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PHY294H - Lecture 3
Recommended work related to Lecture 3:
Read: FGT pp 618-629
Do problems: 23.9, 23.10, 23.16, 23.17
We want to undertand and control electric fields. First
we need to know how to make a uniform electric field.
Uniformly charged sheet
Consider a uniformly charged sheet, with charge
To find the electric field near such a sheet,
we can use the result we found for a thin ring of charge, namely,
The electric field for an infinite sheet is found by
integrating this expression from R=0 to
Thus a uniformly charged sheet produces a uniform electric field. If
two plates of equal and opposite uniform charge are placed parallel to
each other, the electric field is simply a sum of the electric
fields due to the individual sheets (superposition holds). This
demonstrates that two parallel uniformly charged sheets (of opposite
charge) have electric field
them and zero electric field outside. This is the standard method
for generating a uniform electric field for
use in cathode ray tubes, accelerators etc.
Charge moving in a uniform field
If a charge moves through a region of space where the
electric field is uniform, it undergoes an acceleration
Consider a charge q moves with initial speed v in the
x-direction. This charge enters a region of uniform
electric field, ,
which is directed along the
positive y direction. If the charge experiences this
electric field for d=1cm, find the velocity of the
charge after it has left the region of space in which
the electric field exists.
The velocity in the x-direction is unaltered, so vx=v.
The velocity in the y direction is given by,
The amount of time the charge is in the field is
The acceleration in the
ay = q |E|/m and
vy(0) = 0. We thus have,
Dipole in a uniform electric field
A dipole in a uniform field experiences a torque. To calculate
the torque, we start with the definition of torque,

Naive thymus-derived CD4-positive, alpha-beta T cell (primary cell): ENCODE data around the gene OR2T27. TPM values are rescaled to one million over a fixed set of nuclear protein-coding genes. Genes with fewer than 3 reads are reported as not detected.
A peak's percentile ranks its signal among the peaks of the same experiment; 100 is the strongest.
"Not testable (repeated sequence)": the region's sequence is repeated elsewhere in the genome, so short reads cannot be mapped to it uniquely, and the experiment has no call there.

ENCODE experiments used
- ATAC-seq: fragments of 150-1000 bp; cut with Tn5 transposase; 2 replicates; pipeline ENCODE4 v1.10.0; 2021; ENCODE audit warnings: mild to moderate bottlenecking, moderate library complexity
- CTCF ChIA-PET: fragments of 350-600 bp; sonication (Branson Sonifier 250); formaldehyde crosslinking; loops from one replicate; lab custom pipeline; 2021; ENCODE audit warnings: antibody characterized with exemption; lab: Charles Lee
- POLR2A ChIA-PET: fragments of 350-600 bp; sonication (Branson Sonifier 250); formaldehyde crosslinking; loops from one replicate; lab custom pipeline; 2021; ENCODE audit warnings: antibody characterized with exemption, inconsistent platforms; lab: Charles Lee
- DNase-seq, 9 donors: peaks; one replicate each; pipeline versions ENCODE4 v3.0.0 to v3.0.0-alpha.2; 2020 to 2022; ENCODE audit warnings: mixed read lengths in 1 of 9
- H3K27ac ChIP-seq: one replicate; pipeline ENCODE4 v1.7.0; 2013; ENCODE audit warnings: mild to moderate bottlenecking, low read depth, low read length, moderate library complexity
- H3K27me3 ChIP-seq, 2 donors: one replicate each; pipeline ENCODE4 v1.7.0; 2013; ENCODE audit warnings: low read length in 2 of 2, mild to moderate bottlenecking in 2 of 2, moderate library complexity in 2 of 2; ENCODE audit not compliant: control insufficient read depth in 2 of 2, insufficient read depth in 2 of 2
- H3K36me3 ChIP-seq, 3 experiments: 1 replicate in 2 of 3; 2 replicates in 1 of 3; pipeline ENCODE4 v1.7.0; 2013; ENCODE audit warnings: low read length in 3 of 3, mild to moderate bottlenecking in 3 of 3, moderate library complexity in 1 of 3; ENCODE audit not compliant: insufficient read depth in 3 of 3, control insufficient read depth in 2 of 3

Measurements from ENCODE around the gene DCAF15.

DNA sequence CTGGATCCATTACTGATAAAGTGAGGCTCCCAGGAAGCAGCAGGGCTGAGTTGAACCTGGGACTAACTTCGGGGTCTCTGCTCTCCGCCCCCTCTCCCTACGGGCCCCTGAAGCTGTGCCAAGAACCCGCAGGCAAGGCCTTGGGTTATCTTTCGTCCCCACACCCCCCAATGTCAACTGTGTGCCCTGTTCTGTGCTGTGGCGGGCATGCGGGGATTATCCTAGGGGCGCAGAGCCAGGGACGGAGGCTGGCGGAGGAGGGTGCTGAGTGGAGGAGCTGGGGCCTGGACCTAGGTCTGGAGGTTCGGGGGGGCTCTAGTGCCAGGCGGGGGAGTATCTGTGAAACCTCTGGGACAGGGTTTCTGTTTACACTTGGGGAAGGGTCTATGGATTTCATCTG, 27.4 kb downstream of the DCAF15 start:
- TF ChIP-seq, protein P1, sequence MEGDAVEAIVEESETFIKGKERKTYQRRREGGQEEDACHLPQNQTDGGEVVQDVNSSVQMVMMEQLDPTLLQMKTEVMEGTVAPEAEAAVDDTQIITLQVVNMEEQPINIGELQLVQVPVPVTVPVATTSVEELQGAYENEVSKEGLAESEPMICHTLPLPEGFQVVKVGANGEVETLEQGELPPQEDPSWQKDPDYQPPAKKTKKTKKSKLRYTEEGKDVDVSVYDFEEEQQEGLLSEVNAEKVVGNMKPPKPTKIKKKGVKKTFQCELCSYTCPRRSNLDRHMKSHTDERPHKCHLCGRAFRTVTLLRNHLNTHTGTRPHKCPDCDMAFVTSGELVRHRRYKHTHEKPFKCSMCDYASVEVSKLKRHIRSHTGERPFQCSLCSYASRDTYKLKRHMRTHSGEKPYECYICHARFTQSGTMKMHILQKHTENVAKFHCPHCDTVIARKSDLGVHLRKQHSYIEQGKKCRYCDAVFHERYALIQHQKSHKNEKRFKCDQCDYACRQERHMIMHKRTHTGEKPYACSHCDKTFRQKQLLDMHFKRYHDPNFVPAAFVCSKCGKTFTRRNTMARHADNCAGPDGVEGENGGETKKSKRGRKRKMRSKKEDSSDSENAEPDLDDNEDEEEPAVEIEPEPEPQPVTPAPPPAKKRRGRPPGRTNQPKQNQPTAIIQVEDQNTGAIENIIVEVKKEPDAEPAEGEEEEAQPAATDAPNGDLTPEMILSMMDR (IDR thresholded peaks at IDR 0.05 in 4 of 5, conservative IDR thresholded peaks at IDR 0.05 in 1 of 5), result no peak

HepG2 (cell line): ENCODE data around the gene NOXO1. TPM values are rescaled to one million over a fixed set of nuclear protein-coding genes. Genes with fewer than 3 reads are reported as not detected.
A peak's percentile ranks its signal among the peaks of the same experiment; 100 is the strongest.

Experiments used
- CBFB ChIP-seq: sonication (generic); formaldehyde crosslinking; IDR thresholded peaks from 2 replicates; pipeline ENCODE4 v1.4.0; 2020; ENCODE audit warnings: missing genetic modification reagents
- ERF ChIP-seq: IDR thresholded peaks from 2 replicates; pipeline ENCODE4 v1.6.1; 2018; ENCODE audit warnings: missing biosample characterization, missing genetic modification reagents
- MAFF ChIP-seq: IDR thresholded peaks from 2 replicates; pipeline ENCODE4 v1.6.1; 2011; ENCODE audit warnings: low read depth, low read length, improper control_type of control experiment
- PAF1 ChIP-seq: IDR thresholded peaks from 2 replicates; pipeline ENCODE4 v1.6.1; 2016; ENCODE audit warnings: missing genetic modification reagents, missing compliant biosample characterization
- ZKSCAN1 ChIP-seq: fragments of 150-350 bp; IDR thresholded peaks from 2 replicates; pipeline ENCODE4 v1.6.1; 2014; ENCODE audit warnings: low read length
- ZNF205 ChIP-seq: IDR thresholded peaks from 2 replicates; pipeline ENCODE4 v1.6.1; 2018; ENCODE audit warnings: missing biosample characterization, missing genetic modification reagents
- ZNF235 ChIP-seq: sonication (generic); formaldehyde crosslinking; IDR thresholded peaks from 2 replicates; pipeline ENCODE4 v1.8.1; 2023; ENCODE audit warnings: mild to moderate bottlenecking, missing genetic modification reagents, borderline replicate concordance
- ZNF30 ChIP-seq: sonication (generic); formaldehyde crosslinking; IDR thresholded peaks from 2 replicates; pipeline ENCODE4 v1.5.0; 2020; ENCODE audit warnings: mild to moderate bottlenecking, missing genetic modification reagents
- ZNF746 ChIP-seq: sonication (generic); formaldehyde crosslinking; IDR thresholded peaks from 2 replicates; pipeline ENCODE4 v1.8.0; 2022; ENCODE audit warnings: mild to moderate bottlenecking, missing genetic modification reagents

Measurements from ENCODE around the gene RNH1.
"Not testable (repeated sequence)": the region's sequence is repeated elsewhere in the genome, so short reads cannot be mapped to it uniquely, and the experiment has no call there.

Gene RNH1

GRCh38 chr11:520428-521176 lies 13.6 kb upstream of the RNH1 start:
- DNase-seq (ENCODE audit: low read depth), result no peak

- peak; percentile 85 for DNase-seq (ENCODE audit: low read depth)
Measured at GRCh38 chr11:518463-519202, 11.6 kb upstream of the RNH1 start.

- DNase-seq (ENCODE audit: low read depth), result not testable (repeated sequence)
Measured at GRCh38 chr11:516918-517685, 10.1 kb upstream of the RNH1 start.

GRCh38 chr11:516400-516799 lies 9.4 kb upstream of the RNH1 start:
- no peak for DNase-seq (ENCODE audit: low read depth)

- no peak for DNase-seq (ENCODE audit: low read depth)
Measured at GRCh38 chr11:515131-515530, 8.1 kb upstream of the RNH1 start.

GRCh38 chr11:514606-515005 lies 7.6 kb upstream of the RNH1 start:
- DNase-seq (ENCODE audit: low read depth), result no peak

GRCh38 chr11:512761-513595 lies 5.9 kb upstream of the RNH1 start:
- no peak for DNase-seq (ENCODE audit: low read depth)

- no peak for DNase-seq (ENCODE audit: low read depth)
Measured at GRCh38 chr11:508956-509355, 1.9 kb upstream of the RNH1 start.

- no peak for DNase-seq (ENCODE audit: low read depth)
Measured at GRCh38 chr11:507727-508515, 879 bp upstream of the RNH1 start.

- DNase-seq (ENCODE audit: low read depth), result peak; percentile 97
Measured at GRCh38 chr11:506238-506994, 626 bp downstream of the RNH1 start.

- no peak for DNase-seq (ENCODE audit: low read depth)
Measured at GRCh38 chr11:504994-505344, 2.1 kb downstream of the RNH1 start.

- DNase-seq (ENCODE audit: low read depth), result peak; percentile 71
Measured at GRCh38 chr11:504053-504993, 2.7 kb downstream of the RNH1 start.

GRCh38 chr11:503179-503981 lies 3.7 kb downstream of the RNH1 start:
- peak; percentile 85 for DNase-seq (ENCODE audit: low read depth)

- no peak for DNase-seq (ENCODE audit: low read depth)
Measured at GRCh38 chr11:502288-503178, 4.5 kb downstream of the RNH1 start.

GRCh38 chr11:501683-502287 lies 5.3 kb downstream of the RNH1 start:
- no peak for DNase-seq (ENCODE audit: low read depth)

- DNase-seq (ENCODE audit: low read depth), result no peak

The point of rotation is the center of the dipole and the
force is due to the uniform electric field
where E is the electric field.
In a uniform field, the force on the negative charge of the
dipole is equal and opposite to the force on the positive charge
of the dipole. We have
We then have
Note that the magnitude of the torque is given by,
is the angle between the direction of the
electric field and the direction of the dipole. From this
expression we see that if the dipole is parallel or antiparallel to the
applied field, there is no torque. The torque is a maximum
when the dipole is perpendicular to the field.
Using the principles of mechanics we calculate the
energy of the dipole as a function of its
orientation with respect to the applied field. Actually
we shall calculate the change in potential energy
required to rotate the dipole through an angle with respect to the field. We have,
are perpendicular to the
plane of rotation of the dipole so we have,
The potential energy is lowest when the dipole and the electric field
are aligned. The potential energy is highest when the
dipole is antiparallel with the field, even though the torque is
zero in that state.
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